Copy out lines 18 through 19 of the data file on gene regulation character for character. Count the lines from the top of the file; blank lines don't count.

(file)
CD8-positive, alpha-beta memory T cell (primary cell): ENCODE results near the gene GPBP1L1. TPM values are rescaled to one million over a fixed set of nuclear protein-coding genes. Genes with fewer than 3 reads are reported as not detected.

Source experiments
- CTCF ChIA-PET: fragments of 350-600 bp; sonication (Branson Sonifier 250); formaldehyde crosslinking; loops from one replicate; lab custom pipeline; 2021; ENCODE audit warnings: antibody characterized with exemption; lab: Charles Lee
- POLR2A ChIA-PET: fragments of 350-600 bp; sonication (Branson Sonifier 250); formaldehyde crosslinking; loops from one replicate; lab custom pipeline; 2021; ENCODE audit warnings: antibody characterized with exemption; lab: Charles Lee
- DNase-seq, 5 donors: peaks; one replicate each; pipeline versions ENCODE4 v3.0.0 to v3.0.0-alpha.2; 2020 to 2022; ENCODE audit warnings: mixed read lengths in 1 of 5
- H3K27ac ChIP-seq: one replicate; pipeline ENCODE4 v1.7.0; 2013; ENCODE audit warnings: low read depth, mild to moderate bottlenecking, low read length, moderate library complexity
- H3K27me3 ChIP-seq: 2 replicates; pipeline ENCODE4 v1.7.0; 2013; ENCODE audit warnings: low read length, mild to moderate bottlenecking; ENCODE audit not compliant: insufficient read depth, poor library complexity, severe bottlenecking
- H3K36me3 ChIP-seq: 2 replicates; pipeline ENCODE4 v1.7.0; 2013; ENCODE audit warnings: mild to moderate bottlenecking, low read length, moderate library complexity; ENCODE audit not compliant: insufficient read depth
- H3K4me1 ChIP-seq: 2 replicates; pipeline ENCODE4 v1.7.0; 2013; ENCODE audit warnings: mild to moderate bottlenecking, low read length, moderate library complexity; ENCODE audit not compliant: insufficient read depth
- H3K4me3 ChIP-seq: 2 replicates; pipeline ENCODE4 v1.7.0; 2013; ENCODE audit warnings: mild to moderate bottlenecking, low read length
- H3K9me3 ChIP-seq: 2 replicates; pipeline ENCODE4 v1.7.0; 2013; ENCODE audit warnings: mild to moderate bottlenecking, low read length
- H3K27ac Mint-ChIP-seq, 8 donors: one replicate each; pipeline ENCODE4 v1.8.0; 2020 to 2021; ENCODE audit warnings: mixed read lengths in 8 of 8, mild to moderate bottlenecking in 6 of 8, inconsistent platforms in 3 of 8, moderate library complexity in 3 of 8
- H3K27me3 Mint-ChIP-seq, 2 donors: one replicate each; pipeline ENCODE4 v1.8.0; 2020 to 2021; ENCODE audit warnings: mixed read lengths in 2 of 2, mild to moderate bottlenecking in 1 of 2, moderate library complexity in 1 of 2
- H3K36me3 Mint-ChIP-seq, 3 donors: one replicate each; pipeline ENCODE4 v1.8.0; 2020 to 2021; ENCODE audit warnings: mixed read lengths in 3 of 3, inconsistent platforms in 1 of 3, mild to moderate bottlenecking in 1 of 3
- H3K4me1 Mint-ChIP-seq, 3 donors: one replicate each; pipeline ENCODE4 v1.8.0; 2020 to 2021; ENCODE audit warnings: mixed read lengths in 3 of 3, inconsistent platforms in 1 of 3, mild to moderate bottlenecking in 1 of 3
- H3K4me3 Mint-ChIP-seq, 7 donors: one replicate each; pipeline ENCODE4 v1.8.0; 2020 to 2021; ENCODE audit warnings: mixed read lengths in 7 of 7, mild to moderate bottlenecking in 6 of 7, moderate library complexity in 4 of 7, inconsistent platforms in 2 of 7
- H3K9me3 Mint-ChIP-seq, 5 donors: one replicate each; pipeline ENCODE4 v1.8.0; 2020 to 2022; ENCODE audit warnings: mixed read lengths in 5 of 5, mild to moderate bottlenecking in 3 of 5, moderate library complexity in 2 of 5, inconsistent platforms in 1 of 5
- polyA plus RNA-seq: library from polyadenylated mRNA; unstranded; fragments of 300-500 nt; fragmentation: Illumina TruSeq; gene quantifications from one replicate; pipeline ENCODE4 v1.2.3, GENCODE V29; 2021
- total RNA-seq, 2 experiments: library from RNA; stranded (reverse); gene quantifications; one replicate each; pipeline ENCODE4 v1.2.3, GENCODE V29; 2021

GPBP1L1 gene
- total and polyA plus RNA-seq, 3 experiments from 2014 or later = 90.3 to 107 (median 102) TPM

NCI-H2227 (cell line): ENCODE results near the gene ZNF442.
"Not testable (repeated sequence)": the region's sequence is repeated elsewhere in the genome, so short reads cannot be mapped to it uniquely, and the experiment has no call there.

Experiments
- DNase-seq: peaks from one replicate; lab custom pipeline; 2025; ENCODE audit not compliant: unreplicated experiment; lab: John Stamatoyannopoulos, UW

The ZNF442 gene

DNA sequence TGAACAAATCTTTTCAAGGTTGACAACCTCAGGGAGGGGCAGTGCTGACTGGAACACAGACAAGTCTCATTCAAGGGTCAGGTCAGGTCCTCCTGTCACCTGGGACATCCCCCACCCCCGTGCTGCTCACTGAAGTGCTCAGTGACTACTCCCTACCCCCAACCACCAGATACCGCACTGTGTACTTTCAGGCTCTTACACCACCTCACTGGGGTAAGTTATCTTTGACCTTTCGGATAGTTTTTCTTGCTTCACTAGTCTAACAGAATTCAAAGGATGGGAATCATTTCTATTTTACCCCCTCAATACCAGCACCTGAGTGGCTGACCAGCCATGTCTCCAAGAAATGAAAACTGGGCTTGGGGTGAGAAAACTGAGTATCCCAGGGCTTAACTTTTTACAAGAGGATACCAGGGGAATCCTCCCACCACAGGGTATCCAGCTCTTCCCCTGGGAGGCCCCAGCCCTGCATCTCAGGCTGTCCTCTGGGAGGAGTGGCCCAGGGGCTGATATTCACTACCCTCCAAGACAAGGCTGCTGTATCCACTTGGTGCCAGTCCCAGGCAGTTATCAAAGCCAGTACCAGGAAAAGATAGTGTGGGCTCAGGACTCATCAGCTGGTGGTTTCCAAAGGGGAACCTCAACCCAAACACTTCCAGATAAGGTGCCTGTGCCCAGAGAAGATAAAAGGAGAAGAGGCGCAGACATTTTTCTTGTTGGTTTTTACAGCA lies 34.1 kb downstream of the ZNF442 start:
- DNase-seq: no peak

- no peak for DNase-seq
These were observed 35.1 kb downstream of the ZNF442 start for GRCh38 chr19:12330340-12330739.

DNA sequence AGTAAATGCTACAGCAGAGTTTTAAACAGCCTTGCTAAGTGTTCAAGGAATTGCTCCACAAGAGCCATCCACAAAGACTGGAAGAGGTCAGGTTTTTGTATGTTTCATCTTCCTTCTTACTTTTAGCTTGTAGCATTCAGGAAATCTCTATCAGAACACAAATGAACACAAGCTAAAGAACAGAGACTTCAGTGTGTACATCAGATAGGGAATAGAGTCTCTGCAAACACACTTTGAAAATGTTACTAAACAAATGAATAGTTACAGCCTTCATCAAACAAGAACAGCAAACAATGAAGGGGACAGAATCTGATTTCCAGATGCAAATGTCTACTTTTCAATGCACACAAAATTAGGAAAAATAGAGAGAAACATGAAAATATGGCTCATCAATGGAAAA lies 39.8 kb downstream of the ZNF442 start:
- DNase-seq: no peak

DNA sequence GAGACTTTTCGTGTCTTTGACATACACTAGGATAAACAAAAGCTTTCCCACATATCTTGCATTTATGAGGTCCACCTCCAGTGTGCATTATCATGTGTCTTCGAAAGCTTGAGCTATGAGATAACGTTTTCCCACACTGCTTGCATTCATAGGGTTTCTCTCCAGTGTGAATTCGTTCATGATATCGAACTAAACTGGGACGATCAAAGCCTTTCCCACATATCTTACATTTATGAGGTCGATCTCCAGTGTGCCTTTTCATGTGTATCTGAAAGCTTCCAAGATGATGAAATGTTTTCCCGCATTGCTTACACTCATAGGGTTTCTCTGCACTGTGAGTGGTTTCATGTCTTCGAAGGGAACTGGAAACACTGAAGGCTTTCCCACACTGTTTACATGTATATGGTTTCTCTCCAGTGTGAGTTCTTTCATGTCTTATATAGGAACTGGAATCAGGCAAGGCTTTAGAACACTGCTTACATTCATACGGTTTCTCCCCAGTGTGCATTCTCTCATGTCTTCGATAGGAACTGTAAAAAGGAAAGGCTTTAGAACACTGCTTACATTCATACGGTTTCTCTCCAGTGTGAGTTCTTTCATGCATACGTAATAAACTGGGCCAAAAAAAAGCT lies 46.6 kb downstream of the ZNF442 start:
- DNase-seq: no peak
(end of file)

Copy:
- polyA plus RNA-seq: library from polyadenylated mRNA; unstranded; fragments of 300-500 nt; fragmentation: Illumina TruSeq; gene quantifications from one replicate; pipeline ENCODE4 v1.2.3, GENCODE V29; 2021
- total RNA-seq, 2 experiments: library from RNA; stranded (reverse); gene quantifications; one replicate each; pipeline ENCODE4 v1.2.3, GENCODE V29; 2021